Veteran retailer J.C. Penney (NYSE:JCP) may still be alive, but it's not off life support yet. A better-than-expected Q3 earnings report -- losses came in at $0.29 a share, compared with analyst estimates of $0.56 -- failed to move the stock, which has been stuck at $1 for the past year. Given the company's ongoing struggles, there are few reasons for investors to add this retailer's stock to their portfolio.
Cutting its losses
Along with other major department stores, J.C. Penney has been struggling with the dominance of Amazon (NASDAQ:AMZN). Penney's reported $2.5 million in revenue in its third-quarter report, with substantial losses of $93 million, but that was a drop from $111 million in Q3 2018. The store's "Plan for Renewal" includes selling excess inventory and closing stores with weak sales, and CEO Jill Soltau called the quarter "exciting and energizing" in the pursuit of these goals. She listed results "from the early implementation of our Plan for Renewal, which is focused on driving traffic, offering compelling merchandise, providing an engaging experience," as proof of the retailer's resilience.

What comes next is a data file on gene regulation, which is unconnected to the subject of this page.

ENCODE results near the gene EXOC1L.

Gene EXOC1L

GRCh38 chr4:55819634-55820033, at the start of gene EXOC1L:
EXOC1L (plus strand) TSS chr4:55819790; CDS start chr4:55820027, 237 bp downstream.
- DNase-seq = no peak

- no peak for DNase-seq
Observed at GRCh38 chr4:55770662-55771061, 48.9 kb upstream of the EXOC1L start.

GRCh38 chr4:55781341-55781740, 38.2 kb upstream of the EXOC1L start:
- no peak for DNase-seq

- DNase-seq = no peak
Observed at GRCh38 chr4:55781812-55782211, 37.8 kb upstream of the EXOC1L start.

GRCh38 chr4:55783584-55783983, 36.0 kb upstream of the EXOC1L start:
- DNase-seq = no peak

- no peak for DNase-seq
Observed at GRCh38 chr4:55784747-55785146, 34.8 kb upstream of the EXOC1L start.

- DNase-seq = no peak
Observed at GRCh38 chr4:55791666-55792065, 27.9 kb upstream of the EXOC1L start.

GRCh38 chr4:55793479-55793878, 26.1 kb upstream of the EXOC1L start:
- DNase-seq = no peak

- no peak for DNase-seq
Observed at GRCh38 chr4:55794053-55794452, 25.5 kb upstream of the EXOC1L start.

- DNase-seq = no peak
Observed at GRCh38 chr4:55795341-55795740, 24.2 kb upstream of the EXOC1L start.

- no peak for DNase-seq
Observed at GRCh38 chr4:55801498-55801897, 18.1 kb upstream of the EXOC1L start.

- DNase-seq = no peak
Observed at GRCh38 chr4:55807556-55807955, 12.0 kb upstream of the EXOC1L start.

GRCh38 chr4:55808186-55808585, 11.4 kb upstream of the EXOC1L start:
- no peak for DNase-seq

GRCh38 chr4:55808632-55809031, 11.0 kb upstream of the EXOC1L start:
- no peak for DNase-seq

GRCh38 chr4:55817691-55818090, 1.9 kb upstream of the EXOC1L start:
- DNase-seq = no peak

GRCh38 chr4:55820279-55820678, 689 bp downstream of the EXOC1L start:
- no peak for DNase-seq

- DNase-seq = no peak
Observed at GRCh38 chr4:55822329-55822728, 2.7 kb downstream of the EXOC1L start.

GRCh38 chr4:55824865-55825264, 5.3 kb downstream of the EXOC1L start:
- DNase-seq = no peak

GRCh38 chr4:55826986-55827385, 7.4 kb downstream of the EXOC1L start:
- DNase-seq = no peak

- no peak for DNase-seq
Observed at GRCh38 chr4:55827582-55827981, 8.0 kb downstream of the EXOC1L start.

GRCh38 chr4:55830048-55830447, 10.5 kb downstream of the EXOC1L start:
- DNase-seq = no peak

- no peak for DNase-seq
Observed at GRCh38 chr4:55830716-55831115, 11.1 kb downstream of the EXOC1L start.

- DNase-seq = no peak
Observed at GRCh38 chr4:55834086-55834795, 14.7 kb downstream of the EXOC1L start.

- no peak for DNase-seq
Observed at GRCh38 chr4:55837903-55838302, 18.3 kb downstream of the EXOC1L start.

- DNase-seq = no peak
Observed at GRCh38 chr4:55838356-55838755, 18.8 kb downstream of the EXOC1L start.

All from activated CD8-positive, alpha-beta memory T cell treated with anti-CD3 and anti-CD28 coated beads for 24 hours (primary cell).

Credit income also helped drive Penney's Q3 earnings. Income from the retailer's credit card program surged to $111 million from $80 million.
Soltau has helped the retailer stay afloat after years of mismanagement by former CEO Marvin Ellison. By cutting its losses after ending appliance sales and focusing on a commitment to reducing debt, Penney's managed to survive with a strong earnings report.
Improved guidance for the year
Penney's Q3 earnings included heightened guidance for fiscal 2019. Management estimated adjusted EBITDA at $475 million, an increase from its previous guidance of $440 million, thanks to increased profitability and loss reduction. Cash flow is also expected to return to positive territory for the first time since 2014.
Penney's is also looking to the future with an experimental store that recently opened in Hurst, Texas. The store will offer fitness classes and other services to shoppers in addition to specialized clothes collections, with the goal of attracting a wider clientele to its brick-and-mortar locations. This investment in a new destination store shows that Penney hopes to compete with online retailers by offering a unique shopping experience.
Still not a great option
While Penney's has shown resilience with its last earnings report, the corporation is still saddled with $4 billion in debt and faces an uphill climb as it battles Amazon and struggles to turn a profit. Penney's market cap is $362 million with shares at $1, less than retail competitors like Target (NYSE:TGT) ($63 billion, with a $124 stock price). For investors looking for long-term returns from a corporation with staying power, Penney's deserves a pass.